## digitalmars.D.bugs - [Issue 12655] New: foldRange

```https://issues.dlang.org/show_bug.cgi?id=12655

Issue ID: 12655
Summary: foldRange
Product: D
Version: D2
Hardware: All
OS: All
Status: NEW
Severity: enhancement
Priority: P1
Component: Phobos
Assignee: nobody puremagic.com
Reporter: bearophile_hugs eml.cc

In the C++ STL there is an useful algorithm, that is not well named:
http://en.cppreference.com/w/cpp/algorithm/partial_sum

An usage example (it does more than just sums):

int main() {
std::vector<int> v = {2, 2, 2, 2, 2, 2, 2, 2, 2, 2};

std::cout << "The first 10 even numbers are: ";
std::partial_sum(v.begin(), v.end(),
std::ostream_iterator<int>(std::cout, " "));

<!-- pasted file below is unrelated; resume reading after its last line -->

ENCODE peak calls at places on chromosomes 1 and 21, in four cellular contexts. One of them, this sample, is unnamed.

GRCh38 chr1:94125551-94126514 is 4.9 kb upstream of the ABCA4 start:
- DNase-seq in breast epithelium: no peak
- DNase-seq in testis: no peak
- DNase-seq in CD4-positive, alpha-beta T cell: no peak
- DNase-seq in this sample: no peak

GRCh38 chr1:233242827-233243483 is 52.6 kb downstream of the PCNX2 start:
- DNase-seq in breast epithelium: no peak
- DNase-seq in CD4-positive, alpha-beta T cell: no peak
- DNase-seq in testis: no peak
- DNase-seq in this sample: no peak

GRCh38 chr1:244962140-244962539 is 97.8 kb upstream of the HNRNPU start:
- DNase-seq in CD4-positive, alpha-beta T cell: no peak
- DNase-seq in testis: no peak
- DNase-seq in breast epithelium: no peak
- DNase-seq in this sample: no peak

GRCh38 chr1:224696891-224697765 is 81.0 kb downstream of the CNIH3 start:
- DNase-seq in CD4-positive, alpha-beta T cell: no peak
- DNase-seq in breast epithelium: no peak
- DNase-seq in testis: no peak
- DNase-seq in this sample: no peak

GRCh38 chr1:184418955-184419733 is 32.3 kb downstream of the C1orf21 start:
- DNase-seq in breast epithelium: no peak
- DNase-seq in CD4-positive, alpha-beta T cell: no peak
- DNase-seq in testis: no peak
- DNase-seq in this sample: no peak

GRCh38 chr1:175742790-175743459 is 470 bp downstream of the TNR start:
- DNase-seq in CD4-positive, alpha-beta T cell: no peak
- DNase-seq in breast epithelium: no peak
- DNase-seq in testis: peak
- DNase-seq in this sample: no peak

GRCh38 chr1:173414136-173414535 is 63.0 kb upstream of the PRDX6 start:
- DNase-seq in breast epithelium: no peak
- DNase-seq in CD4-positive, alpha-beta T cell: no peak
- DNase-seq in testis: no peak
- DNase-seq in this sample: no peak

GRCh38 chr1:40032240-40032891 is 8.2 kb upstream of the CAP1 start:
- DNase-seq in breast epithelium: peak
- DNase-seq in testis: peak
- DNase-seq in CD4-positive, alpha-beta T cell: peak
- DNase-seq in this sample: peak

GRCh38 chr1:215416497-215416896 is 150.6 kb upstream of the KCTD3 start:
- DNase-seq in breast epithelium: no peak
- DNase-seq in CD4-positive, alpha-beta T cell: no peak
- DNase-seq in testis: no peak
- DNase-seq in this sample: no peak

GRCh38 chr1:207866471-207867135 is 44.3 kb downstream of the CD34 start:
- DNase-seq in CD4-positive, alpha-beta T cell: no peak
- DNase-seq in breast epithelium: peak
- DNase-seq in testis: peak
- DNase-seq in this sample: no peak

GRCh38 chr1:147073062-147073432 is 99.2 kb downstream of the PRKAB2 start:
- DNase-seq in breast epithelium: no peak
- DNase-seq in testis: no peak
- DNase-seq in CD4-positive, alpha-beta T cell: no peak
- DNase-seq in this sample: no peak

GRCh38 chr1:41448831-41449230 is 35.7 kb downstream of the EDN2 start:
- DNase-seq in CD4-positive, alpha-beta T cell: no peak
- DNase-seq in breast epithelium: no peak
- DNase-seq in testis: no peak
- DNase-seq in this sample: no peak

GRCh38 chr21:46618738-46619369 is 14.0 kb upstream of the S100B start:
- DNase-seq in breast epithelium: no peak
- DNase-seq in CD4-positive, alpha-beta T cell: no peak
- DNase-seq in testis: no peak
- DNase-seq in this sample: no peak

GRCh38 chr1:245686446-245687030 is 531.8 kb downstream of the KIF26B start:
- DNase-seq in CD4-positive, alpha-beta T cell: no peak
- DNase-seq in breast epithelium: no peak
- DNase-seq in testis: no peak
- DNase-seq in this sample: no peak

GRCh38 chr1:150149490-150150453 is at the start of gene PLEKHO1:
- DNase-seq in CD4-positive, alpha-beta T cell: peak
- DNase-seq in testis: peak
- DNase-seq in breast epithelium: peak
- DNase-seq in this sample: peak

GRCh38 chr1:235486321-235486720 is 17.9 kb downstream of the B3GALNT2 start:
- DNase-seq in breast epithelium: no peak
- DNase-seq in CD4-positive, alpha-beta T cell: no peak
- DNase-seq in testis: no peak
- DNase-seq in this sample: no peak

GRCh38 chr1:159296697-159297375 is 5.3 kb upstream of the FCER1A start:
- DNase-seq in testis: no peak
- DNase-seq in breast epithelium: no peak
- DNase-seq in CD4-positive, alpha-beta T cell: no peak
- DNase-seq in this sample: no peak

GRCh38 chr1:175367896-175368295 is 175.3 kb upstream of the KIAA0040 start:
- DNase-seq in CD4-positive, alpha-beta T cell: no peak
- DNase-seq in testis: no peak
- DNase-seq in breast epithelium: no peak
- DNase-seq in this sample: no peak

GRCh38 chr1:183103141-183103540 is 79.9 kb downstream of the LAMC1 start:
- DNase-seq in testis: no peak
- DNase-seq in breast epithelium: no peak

std::cout << '\n';

std::partial_sum(v.begin(), v.end(), v.begin(), std::multiplies<int>());
std::cout << "The first 10 powers of 2 are: ";
for (auto n : v) {
std::cout << n << " ";
}
std::cout << '\n';
}

The first 10 even numbers are: 2 4 6 8 10 12 14 16 18 20
The first 10 powers of 2 are: 2 4 8 16 32 64 128 256 512 1024

I suggest to add to std.algorithm a related algorithm (with a better name), a
lazy range like a reduce/fold that yields all the intermediate results. It is
the function present in Mathematica here, named FoldList, but the D version is
a lazy range, so a name for the D version is "foldRange" (or "reduceReange"):

http://reference.wolfram.com/mathematica/ref/FoldList.html

[a, b, ...].foldRange!f(seed)
==>
[seed, f(seed, a), f(f(seed, a), b), ...]

So given a range of length N it yields a range of length N + 1.

A version without seed could also be available.

Cumulative sums of the elements of an array:

[10, 20, 30, 40].foldRange!q{a + b}(0)
==>
[0, 10, 30, 60, 100]

[2, 2, 2, 2, 2, 2, 2, 2, 2, 2].foldRange!q{a + b}(0)
==>
[2, 4, 6, 8, 10, 12, 14, 16, 18, 20]

--
```
Apr 26 2014